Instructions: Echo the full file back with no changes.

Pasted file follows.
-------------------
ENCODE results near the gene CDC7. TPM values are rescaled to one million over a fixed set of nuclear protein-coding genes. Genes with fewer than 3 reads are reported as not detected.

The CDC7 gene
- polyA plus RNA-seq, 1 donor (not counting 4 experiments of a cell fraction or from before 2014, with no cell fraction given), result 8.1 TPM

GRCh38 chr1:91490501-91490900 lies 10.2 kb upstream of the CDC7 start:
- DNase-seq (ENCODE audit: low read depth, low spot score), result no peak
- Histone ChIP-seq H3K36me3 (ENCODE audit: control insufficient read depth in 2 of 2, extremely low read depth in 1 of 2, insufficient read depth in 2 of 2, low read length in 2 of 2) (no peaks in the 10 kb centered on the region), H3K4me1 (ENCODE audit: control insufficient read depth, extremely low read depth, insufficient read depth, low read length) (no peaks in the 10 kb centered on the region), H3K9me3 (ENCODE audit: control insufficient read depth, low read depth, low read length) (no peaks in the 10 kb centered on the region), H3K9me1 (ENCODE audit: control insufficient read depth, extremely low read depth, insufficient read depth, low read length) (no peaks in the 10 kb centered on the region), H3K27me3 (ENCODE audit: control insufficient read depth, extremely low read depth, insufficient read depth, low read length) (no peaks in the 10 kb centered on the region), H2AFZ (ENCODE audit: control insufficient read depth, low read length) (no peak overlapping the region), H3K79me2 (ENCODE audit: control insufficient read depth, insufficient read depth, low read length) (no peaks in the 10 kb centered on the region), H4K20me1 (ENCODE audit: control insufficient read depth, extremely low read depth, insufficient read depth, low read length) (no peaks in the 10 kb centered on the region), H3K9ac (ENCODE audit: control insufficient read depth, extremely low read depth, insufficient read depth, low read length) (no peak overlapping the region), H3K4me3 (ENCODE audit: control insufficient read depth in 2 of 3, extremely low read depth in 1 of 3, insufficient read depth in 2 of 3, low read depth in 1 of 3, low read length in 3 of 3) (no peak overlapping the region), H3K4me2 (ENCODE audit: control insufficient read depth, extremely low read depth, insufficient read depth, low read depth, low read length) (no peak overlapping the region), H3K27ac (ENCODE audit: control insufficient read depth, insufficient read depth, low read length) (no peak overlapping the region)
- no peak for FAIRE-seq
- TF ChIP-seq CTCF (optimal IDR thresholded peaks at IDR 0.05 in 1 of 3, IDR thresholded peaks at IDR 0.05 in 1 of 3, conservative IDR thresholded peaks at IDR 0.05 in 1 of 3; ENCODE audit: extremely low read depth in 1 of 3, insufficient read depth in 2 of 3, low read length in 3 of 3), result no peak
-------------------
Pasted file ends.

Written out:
ENCODE results near the gene CDC7. TPM values are rescaled to one million over a fixed set of nuclear protein-coding genes. Genes with fewer than 3 reads are reported as not detected.

The CDC7 gene
- polyA plus RNA-seq, 1 donor (not counting 4 experiments of a cell fraction or from before 2014, with no cell fraction given), result 8.1 TPM

GRCh38 chr1:91490501-91490900 lies 10.2 kb upstream of the CDC7 start:
- DNase-seq (ENCODE audit: low read depth, low spot score), result no peak
- Histone ChIP-seq H3K36me3 (ENCODE audit: control insufficient read depth in 2 of 2, extremely low read depth in 1 of 2, insufficient read depth in 2 of 2, low read length in 2 of 2) (no peaks in the 10 kb centered on the region), H3K4me1 (ENCODE audit: control insufficient read depth, extremely low read depth, insufficient read depth, low read length) (no peaks in the 10 kb centered on the region), H3K9me3 (ENCODE audit: control insufficient read depth, low read depth, low read length) (no peaks in the 10 kb centered on the region), H3K9me1 (ENCODE audit: control insufficient read depth, extremely low read depth, insufficient read depth, low read length) (no peaks in the 10 kb centered on the region), H3K27me3 (ENCODE audit: control insufficient read depth, extremely low read depth, insufficient read depth, low read length) (no peaks in the 10 kb centered on the region), H2AFZ (ENCODE audit: control insufficient read depth, low read length) (no peak overlapping the region), H3K79me2 (ENCODE audit: control insufficient read depth, insufficient read depth, low read length) (no peaks in the 10 kb centered on the region), H4K20me1 (ENCODE audit: control insufficient read depth, extremely low read depth, insufficient read depth, low read length) (no peaks in the 10 kb centered on the region), H3K9ac (ENCODE audit: control insufficient read depth, extremely low read depth, insufficient read depth, low read length) (no peak overlapping the region), H3K4me3 (ENCODE audit: control insufficient read depth in 2 of 3, extremely low read depth in 1 of 3, insufficient read depth in 2 of 3, low read depth in 1 of 3, low read length in 3 of 3) (no peak overlapping the region), H3K4me2 (ENCODE audit: control insufficient read depth, extremely low read depth, insufficient read depth, low read depth, low read length) (no peak overlapping the region), H3K27ac (ENCODE audit: control insufficient read depth, insufficient read depth, low read length) (no peak overlapping the region)
- no peak for FAIRE-seq
- TF ChIP-seq CTCF (optimal IDR thresholded peaks at IDR 0.05 in 1 of 3, IDR thresholded peaks at IDR 0.05 in 1 of 3, conservative IDR thresholded peaks at IDR 0.05 in 1 of 3; ENCODE audit: extremely low read depth in 1 of 3, insufficient read depth in 2 of 3, low read length in 3 of 3), result no peak